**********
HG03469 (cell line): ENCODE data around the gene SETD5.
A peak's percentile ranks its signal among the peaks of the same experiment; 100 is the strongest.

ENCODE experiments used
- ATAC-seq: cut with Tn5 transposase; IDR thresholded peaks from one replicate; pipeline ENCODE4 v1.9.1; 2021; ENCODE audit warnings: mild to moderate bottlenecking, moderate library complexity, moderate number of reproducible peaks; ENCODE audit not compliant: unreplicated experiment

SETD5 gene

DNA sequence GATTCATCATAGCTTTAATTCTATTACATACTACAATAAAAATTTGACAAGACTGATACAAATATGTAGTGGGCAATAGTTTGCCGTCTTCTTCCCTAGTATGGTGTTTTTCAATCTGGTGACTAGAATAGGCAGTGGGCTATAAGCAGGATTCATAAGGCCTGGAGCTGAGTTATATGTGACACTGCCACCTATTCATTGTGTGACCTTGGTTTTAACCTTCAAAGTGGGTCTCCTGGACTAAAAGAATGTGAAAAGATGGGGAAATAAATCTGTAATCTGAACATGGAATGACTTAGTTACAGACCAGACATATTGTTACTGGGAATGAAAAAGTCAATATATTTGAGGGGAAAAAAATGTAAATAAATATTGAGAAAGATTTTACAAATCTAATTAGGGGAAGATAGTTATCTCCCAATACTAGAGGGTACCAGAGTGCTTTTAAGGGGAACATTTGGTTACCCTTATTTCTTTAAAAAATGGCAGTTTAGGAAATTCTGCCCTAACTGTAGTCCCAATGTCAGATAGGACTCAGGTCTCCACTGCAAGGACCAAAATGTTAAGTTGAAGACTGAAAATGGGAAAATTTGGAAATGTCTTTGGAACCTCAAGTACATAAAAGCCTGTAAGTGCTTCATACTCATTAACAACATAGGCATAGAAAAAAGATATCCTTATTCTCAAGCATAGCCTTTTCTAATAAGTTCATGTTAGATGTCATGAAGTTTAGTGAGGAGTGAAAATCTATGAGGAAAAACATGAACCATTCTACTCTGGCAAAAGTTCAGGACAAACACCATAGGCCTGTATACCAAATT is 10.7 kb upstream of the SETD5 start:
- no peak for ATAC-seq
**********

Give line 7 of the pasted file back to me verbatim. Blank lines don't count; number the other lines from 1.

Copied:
- no peak for ATAC-seq